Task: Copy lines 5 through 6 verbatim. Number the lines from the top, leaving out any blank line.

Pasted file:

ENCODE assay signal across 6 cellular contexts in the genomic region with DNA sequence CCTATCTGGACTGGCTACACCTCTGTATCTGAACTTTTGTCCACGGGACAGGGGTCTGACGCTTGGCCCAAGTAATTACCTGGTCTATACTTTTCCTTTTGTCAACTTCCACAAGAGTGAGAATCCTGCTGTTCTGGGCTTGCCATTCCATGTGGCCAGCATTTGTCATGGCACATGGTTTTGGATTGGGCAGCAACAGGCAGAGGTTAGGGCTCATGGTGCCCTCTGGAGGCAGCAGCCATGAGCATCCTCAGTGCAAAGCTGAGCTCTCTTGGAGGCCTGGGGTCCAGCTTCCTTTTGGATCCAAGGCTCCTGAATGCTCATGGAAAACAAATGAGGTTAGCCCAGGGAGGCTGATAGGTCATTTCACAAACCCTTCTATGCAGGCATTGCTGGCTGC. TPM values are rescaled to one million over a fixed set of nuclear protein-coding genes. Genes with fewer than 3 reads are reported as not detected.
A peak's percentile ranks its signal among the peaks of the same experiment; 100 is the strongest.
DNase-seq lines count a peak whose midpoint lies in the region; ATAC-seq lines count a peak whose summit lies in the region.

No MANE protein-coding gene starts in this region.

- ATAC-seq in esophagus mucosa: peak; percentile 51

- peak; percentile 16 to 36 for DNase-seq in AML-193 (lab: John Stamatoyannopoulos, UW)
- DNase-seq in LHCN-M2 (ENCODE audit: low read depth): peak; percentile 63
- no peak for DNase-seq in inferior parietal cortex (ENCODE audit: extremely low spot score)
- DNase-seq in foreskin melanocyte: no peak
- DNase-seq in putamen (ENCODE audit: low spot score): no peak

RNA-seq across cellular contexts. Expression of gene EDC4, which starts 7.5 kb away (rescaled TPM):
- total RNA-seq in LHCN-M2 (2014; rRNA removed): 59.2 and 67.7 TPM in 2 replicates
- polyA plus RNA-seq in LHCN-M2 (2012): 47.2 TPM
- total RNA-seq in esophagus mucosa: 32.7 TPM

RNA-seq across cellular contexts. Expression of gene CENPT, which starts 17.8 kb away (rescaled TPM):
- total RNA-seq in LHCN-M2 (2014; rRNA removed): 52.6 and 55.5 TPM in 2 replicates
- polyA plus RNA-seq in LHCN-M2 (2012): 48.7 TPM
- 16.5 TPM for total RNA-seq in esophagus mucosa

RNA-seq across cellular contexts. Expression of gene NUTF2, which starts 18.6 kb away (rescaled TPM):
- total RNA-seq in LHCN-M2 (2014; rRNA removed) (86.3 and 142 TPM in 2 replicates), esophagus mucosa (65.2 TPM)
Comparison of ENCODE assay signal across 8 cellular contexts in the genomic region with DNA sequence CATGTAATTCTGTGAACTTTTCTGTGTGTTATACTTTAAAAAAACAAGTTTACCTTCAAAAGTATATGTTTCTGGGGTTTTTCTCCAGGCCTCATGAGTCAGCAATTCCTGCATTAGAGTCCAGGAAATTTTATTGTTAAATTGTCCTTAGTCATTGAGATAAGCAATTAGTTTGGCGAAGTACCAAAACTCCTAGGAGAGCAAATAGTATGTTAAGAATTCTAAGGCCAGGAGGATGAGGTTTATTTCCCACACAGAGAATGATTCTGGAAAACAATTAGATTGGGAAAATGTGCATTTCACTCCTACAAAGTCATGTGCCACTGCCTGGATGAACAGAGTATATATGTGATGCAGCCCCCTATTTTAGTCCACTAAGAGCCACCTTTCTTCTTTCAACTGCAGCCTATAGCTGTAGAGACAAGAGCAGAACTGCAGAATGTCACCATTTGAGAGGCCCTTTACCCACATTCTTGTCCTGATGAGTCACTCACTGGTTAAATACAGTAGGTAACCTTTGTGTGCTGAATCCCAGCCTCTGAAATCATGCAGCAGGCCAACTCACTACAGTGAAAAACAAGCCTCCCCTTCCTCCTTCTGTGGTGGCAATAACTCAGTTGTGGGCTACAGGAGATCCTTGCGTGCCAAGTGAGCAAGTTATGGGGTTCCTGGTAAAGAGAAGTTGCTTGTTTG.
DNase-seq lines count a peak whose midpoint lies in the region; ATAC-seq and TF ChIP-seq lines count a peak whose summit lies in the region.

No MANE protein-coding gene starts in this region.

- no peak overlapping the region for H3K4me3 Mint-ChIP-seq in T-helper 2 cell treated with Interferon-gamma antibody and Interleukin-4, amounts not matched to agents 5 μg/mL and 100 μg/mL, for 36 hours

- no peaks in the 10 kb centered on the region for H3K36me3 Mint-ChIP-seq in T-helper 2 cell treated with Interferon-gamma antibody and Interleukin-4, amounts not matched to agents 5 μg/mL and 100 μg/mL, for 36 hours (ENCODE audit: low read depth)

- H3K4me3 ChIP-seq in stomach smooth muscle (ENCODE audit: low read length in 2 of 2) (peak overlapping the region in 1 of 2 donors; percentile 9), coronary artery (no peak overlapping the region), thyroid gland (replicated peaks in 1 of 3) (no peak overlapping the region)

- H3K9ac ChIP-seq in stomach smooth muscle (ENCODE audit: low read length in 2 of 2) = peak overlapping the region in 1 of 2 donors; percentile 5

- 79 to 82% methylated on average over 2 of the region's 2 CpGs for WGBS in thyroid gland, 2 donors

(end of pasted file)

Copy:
- ATAC-seq in esophagus mucosa: peak; percentile 51

- peak; percentile 16 to 36 for DNase-seq in AML-193 (lab: John Stamatoyannopoulos, UW)